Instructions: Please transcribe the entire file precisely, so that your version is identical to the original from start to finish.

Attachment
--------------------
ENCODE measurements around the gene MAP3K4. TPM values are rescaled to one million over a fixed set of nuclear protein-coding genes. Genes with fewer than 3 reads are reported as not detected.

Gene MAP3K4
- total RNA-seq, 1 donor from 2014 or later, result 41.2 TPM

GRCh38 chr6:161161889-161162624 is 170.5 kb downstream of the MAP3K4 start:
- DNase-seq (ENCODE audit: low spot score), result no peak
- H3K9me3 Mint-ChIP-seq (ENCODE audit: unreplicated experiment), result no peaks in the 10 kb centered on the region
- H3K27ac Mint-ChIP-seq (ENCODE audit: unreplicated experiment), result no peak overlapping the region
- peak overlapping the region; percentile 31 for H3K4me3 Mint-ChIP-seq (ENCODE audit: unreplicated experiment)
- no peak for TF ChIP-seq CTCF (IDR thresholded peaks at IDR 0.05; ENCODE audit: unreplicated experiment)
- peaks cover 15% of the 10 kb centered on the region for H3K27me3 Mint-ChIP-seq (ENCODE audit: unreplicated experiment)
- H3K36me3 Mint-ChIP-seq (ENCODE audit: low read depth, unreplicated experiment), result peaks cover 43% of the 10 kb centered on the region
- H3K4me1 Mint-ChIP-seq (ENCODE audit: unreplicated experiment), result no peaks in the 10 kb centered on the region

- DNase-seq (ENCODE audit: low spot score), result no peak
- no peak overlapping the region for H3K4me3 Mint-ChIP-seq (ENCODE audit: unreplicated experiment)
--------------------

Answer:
ENCODE measurements around the gene MAP3K4. TPM values are rescaled to one million over a fixed set of nuclear protein-coding genes. Genes with fewer than 3 reads are reported as not detected.

Gene MAP3K4
- total RNA-seq, 1 donor from 2014 or later, result 41.2 TPM

GRCh38 chr6:161161889-161162624 is 170.5 kb downstream of the MAP3K4 start:
- DNase-seq (ENCODE audit: low spot score), result no peak
- H3K9me3 Mint-ChIP-seq (ENCODE audit: unreplicated experiment), result no peaks in the 10 kb centered on the region
- H3K27ac Mint-ChIP-seq (ENCODE audit: unreplicated experiment), result no peak overlapping the region
- peak overlapping the region; percentile 31 for H3K4me3 Mint-ChIP-seq (ENCODE audit: unreplicated experiment)
- no peak for TF ChIP-seq CTCF (IDR thresholded peaks at IDR 0.05; ENCODE audit: unreplicated experiment)
- peaks cover 15% of the 10 kb centered on the region for H3K27me3 Mint-ChIP-seq (ENCODE audit: unreplicated experiment)
- H3K36me3 Mint-ChIP-seq (ENCODE audit: low read depth, unreplicated experiment), result peaks cover 43% of the 10 kb centered on the region
- H3K4me1 Mint-ChIP-seq (ENCODE audit: unreplicated experiment), result no peaks in the 10 kb centered on the region

- DNase-seq (ENCODE audit: low spot score), result no peak
- no peak overlapping the region for H3K4me3 Mint-ChIP-seq (ENCODE audit: unreplicated experiment)